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The 6th of August 1945 AD

Just weeks after the first atomic bomb was tested in New Mexico the United States deployed a second in action against Japan: President Truman hoped it would secure a rapid end to the war.
A bomb using fission of Uranium 235 to generate explosive power was dropped from a B-29 bomber, memorably named Enola Gay after pilot Colonel Paul Tibbets’ mother. The plane and the two which accompanied it were detected by Japanese radar, but not intercepted as apparently offering no serious threat. The bomb, Little Boy, was released at 08:15 local time at a height of 31,000 feet, detonating at 1900 feet. In seconds approximately 75,000 people were dead, most burned by the blast; radiation killed perhaps that many again within five years.
The morality of using the bomb, and in particular of deploying a second three days later at Nagasaki, has been much debated. Japan’s leaders had indeed made very tentative approaches to the USSR (at the time an intermediary, as until August 9 Stalin’s forces were not at war with Hirohito’s) about peace, but the Potsdam Declaration of July 26 1945 demanding surrender had been very pointedly ignored; all the signs were that the country was preparing to continue the conflict. Even after Hiroshima the Japanese were discussing the conditions they would put on any surrender, one of which was that Tokyo would deal with any alleged Japanese war criminals.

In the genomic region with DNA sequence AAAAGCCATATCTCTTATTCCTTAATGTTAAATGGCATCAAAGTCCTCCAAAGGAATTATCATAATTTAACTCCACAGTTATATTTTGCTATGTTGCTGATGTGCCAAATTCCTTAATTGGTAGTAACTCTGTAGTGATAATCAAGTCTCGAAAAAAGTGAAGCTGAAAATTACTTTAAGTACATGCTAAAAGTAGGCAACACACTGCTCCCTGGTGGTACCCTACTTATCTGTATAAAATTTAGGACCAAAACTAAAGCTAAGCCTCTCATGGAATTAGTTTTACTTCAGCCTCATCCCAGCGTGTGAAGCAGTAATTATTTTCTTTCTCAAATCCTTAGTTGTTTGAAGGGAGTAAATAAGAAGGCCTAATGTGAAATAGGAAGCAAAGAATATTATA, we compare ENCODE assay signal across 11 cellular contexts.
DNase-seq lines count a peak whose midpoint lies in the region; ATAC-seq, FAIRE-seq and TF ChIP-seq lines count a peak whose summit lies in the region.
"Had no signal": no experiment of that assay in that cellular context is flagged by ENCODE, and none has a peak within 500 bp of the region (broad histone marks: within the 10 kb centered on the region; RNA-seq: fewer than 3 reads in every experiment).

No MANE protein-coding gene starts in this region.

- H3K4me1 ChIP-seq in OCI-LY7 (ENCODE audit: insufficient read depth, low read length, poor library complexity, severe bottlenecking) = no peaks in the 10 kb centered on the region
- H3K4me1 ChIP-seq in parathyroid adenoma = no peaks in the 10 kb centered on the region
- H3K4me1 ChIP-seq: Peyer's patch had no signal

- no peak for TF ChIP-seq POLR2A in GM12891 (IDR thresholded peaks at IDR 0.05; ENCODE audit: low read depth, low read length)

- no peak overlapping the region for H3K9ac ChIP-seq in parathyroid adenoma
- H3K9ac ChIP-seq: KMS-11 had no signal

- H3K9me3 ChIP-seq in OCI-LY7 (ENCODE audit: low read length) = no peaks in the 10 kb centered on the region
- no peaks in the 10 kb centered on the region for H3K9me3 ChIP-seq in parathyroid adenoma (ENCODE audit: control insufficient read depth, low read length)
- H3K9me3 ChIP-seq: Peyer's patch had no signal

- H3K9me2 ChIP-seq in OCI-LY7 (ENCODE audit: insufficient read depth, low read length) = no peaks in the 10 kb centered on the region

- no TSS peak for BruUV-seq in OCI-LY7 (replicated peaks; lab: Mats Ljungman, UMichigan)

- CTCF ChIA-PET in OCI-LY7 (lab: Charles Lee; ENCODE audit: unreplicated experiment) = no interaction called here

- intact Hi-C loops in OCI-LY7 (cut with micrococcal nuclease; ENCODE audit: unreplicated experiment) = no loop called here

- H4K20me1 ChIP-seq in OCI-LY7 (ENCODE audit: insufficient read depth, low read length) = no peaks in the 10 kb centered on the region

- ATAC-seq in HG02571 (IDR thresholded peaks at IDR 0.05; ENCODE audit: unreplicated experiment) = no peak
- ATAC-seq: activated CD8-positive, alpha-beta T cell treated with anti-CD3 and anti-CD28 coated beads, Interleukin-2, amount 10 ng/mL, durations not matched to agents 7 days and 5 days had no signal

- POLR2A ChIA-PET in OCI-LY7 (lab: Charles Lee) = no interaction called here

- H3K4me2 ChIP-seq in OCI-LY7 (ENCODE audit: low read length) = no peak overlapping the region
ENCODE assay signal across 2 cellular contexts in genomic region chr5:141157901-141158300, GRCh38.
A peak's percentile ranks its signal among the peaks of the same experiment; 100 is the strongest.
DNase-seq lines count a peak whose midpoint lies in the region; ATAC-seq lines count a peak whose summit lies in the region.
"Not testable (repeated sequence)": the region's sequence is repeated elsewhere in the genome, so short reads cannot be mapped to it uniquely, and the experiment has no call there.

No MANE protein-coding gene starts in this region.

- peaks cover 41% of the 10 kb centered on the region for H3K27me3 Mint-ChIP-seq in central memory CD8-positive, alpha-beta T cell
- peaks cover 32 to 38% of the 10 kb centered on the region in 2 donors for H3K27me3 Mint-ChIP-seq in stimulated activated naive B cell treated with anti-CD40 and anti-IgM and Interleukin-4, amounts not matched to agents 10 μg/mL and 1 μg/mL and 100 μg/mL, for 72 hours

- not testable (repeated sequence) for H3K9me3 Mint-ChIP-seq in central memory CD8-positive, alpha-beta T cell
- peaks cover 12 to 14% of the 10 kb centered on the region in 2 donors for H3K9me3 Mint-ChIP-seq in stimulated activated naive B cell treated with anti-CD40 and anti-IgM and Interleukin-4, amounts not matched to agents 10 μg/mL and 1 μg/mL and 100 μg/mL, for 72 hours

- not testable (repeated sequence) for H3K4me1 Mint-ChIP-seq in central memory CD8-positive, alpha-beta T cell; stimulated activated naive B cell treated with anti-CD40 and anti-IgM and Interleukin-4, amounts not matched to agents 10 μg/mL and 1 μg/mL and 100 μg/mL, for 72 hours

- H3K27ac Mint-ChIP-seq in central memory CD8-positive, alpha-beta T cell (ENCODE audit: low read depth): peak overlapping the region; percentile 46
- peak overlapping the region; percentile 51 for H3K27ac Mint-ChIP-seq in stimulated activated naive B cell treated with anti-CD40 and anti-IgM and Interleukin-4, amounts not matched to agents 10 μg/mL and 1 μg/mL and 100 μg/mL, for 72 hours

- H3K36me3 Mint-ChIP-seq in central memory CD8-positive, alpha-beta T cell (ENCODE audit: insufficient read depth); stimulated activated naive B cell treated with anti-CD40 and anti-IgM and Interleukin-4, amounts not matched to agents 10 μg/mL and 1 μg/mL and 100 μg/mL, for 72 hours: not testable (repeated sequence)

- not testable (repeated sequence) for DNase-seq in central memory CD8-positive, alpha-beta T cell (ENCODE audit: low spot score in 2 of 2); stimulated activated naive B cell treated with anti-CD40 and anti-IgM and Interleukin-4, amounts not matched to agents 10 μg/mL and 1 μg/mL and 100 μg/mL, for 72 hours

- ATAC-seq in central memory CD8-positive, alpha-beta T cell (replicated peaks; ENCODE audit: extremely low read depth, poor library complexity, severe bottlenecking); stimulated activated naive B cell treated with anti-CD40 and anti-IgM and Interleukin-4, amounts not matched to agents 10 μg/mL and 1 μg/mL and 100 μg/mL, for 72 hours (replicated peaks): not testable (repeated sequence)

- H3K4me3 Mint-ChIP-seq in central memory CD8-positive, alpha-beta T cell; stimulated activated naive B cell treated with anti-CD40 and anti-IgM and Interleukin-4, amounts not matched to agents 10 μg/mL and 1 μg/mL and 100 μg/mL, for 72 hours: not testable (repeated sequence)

What seems most inhuman is the way that Hiroshima and Nagasaki after it were used as experiments: Hiroshima, though a significant material source and army headquarters for Southern Japan, had not been the target of conventional bombs so that the nature of a nuclear explosion hitting a city could be studied. Robert Oppenheimer had led the target selection process. And a different bomb to The Gadget tested on July 16 was used on Hiroshima. But one question is rarely asked: had Japan developed the bomb, would the people who slaughtered up to 30 million men, women and children throughout Asia have stopped after detonating two?
Japan eventually surrendered on August 15 .

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Those who will not reason, are bigots, those who cannot, are fools, and those who dare not, are slaves - Lord Byron
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On this day:
Owen Glendower wins at Bryn Glas - 1402, Battle of Bothwell Bridge - 1679, The Somerset Case Judgement - 1772, Beginnings of the V&A - 1857, Victorias Diamond Jubilee - 1897, SS Empire Windrush Docks at Tilbury - 1948
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